By now, it's official. Pokemon Go has reached its cultural tipping point: it doesn't merely have fans, it has haters. Lots of them. But for a business world eager for the next big thing, its fans greatly outnumber its detractors.
Phones at advertising agencies have been ringing off the hook, and brands are all asking the same question: How can we get in on this?
While there are some hacks available already, like lures and popup stores, the game's maker, Niantic, has also announced that it will soon sell sponsored locations. This was to be expected. With its mildly popular game Ingress, for example, the company allowed sponsorships, and some brands bought in.
Of course, many people are going to urge caution about this. Brands will be told to move slowly, lest they alienate players. Gamers, we'll hear, do not want to be distracted and will react negatively to any interference with their experience.
Happily, this is one of many ways in which Pokemon Go defies conventional wisdom. Augmented reality games tend to be vastly more kinetic and social than console or PC video games. Part of the fun is becoming immersed in your surroundings, talking with others, and enjoying a new (or familiar but forgotten) place.
In addition, AR gamers have needs. They are out and about. Some plan poorly. They may be hungry or thirsty--or simply have forgotten to bring an umbrella on a rainy day. Not surprisingly, small businesses that woke up to find themselves near Pokemon gyms have done a roaring trade.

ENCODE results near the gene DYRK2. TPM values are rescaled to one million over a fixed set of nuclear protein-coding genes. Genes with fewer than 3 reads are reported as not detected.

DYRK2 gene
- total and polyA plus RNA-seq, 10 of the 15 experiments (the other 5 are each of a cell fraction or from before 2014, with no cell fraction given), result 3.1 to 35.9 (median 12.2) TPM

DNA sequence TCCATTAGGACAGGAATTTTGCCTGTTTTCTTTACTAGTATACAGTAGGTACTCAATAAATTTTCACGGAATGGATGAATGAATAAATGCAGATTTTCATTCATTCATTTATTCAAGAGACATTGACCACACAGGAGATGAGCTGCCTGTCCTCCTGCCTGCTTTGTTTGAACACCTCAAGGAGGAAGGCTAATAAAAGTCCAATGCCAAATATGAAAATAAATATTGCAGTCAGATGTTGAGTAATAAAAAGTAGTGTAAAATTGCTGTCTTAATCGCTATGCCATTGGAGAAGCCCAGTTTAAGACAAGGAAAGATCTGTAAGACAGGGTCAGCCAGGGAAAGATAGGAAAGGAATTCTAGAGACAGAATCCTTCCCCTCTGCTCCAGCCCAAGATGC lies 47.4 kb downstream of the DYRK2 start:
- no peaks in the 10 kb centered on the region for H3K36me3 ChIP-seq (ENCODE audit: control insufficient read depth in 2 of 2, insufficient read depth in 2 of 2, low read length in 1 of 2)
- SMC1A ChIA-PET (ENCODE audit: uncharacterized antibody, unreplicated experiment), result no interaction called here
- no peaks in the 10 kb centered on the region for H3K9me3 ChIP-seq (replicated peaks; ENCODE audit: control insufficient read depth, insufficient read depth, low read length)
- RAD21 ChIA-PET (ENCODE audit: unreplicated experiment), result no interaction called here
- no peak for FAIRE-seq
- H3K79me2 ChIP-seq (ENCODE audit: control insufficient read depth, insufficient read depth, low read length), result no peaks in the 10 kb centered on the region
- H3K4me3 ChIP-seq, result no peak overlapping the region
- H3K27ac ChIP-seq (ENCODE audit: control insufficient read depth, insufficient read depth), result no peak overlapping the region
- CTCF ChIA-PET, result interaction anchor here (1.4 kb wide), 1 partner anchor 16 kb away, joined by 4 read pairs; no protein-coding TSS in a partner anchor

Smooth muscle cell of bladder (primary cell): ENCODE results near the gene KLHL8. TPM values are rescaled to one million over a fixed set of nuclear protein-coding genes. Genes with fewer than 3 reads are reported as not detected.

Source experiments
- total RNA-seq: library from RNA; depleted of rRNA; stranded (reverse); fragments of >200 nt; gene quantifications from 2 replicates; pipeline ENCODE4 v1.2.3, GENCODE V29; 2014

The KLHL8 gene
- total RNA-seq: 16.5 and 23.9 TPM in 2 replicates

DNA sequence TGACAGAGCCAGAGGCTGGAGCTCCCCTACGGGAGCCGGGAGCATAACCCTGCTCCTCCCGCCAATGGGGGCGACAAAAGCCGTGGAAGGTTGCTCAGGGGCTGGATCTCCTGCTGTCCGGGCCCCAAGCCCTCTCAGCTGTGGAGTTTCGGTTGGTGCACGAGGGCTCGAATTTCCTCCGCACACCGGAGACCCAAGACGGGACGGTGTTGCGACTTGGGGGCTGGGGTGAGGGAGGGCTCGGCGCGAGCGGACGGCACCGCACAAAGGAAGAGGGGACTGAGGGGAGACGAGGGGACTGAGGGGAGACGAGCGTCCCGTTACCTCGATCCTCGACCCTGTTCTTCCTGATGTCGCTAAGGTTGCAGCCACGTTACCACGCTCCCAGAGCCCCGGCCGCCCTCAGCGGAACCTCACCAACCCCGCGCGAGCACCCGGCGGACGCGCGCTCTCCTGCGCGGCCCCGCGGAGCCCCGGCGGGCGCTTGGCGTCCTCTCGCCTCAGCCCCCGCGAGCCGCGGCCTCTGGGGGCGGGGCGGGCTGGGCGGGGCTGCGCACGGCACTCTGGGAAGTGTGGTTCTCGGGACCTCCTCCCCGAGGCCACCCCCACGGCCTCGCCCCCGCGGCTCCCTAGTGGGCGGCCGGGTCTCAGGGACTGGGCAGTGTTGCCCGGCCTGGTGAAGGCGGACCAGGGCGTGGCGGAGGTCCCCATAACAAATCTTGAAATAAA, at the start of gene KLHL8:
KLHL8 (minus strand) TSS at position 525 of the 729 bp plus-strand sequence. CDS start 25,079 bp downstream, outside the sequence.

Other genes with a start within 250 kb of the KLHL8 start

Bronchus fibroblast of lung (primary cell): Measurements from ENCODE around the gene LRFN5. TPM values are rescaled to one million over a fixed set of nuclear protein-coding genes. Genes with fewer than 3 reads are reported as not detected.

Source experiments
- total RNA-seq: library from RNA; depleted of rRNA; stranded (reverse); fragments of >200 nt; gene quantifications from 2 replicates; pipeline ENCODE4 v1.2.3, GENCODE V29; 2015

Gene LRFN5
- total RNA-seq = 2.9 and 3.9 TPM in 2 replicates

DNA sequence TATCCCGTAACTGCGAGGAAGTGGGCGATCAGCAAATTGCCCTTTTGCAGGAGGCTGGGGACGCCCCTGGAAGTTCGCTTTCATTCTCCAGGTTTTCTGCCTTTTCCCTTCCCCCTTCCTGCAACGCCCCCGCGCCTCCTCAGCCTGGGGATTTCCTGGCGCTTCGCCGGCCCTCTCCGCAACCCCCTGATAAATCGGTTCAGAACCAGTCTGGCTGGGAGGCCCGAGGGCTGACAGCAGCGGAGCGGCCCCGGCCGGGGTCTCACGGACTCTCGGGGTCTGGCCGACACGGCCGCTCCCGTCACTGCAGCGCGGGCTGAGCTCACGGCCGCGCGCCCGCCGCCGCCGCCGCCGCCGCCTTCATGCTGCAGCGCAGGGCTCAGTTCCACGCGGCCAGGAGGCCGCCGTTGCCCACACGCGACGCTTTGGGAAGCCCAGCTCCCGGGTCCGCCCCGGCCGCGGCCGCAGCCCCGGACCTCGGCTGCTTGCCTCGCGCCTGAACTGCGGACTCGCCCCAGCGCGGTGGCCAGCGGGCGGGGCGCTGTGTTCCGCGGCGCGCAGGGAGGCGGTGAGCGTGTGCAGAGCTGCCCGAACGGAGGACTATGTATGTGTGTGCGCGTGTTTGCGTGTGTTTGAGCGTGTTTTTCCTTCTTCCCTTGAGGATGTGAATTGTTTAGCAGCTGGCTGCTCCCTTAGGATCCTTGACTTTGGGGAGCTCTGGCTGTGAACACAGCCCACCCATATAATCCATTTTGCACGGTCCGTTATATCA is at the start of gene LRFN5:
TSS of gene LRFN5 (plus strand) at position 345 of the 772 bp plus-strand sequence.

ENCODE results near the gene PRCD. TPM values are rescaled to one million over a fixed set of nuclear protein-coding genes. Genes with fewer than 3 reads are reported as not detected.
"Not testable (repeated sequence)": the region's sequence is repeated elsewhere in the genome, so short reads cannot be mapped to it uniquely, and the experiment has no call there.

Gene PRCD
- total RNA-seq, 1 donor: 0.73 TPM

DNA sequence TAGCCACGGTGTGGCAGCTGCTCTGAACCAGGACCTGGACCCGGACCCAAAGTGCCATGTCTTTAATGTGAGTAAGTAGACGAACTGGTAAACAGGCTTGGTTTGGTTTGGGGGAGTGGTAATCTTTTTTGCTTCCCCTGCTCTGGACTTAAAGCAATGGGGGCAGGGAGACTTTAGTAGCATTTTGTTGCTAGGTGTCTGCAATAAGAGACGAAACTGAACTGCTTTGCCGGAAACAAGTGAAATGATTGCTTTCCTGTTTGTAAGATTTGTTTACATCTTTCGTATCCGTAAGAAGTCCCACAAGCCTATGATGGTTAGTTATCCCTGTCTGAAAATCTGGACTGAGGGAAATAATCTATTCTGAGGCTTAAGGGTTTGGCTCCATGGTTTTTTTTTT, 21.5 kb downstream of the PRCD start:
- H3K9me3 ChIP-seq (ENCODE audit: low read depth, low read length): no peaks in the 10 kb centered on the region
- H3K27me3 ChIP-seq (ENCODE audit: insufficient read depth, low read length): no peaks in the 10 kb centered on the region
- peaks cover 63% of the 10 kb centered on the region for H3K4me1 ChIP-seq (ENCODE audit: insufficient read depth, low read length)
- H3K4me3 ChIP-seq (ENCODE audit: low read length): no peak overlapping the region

That's why it's a good idea to start thinking about your Pokemon Go strategy now.
While we're not sure exactly how it will work, "sponsored locations," seems to indicate that you'll be able to do something special in particular places in the real world.
If so, brands are probably looking at a combination of street teams and a smart media strategy.
You'll need to provide an experience at your location that helps or enhances gamers' enjoyment. A brand that gets it might provide sports drinks in Pokemon colors to refresh players. That would be appreciated.
A brand that uses its location to force players to watch a new TV spot would not be. You'll need to translate that great experience into something larger. This is the hard part. Pokemon Go players are typically locals, and many locations will simply not have the scale to attract a large number of players.
Smart media strategy
As a result, a well-balanced media strategy should also be in place. This could either involve promoting the location to ensure plenty of traffic, or using social media to spread the good vibes that result from the positive experiences people have there.
To be clear, no one knows exactly what opportunities we'll have. What we do know is that, given the game's scale, brands and advertisers need get deeply familiar with it and start strategizing about its most likely possibilities.
That means we should all start playing today. See you around the neighborhood.